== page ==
Part of FSDP’s plan is creating a diversified financial sector that houses a mix of local and international investors, as well as a mix of local and international financial institutions. As such, we have allowed resident and non-resident foreign investors to invest directly in listed and unlisted debt instruments. The launch of single-stock futures contracts enables local and international investors to hedge and manage the risks of their portfolios more efficiently. We have also worked on allowing smoother accessibility to our markets by allowing international investors to benefit from the services of the International Securities Depository Center, such as Clearstream and EuroClear. This is in addition to also including both the equity and debt capital markets in multiple renowned global indices for emerging markets. As a result, the statistics around foreign investor ownership have been in line with our targets. In the first quarter of 2023, foreign investors’ ownership of the equity market cap, free float, reached 14.27%. This indicates a growing interest in Saudi’s financial markets and confidence in its economic prospects.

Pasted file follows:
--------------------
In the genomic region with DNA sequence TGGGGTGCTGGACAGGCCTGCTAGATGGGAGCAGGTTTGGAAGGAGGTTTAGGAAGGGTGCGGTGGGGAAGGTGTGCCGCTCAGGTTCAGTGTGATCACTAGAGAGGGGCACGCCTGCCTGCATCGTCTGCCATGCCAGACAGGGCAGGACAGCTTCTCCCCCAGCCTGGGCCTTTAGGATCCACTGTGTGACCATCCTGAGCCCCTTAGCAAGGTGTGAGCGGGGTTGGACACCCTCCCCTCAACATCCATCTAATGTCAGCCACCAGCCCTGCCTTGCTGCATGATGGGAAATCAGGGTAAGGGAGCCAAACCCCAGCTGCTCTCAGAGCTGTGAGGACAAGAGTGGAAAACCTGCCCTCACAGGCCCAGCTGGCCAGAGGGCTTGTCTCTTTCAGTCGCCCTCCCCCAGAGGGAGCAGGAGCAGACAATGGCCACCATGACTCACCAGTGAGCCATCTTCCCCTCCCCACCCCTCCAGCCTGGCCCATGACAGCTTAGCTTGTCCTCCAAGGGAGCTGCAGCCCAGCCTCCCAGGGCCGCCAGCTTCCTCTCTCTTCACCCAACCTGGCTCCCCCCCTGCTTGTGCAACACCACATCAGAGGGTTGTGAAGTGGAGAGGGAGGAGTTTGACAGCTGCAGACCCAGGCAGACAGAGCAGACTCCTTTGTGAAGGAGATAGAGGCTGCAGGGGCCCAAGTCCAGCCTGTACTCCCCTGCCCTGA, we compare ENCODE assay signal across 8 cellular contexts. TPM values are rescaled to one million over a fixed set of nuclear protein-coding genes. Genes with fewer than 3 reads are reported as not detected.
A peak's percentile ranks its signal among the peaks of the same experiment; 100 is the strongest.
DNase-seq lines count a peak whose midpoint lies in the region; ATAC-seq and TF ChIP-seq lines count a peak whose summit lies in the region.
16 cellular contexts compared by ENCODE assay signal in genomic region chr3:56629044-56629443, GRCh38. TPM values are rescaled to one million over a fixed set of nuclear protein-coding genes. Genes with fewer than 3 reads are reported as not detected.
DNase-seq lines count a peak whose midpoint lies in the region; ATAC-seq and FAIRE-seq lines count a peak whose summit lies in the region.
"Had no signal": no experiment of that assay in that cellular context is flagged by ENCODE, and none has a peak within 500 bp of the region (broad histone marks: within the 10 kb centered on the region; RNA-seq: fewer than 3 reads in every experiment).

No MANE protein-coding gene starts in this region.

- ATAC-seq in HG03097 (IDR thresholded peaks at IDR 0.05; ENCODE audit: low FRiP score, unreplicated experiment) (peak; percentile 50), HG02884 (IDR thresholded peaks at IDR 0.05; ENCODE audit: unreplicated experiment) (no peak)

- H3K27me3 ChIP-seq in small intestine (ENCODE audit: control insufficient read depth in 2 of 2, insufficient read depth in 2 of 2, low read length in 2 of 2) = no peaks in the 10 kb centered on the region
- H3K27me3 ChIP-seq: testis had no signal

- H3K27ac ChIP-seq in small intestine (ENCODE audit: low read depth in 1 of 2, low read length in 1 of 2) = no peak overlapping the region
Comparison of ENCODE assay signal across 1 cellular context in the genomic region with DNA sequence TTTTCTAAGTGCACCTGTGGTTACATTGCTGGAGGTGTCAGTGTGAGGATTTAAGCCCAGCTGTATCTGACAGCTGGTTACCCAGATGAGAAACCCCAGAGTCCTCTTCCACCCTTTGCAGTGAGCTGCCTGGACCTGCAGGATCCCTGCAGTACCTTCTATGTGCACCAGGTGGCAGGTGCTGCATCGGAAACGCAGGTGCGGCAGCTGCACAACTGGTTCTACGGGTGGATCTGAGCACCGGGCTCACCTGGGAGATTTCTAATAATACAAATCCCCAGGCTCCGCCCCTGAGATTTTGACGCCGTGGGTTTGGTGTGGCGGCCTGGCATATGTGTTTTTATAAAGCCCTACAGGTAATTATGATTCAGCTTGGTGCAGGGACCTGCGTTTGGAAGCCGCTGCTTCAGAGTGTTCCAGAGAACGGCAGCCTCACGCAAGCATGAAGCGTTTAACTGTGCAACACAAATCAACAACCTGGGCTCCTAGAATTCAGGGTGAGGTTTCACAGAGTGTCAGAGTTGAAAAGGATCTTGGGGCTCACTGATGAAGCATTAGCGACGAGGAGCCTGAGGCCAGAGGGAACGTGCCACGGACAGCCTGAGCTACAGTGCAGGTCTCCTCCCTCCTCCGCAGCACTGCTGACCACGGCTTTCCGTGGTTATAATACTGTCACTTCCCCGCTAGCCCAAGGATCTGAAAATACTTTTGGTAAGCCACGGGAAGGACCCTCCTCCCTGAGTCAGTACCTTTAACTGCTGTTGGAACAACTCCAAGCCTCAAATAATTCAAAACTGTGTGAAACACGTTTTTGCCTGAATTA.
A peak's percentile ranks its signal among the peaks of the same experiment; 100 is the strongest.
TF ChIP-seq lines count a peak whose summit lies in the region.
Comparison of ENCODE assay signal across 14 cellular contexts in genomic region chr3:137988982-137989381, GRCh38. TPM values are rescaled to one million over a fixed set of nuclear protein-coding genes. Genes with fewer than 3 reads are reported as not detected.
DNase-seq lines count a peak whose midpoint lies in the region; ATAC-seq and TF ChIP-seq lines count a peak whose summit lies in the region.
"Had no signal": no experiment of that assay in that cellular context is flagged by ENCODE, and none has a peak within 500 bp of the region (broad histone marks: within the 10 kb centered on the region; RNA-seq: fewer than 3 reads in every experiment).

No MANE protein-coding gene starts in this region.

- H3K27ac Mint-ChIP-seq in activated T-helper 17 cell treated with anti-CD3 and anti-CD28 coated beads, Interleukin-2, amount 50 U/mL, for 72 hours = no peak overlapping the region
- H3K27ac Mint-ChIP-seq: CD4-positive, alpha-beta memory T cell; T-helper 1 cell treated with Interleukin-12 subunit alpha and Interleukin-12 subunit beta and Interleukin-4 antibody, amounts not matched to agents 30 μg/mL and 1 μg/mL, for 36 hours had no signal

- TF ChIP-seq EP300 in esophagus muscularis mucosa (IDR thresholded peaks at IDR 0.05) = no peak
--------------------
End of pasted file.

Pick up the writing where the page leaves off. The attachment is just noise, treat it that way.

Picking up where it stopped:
How is the program working to improve financial literacy among individuals and businesses in Saudi Arabia, and what are the expected outcomes?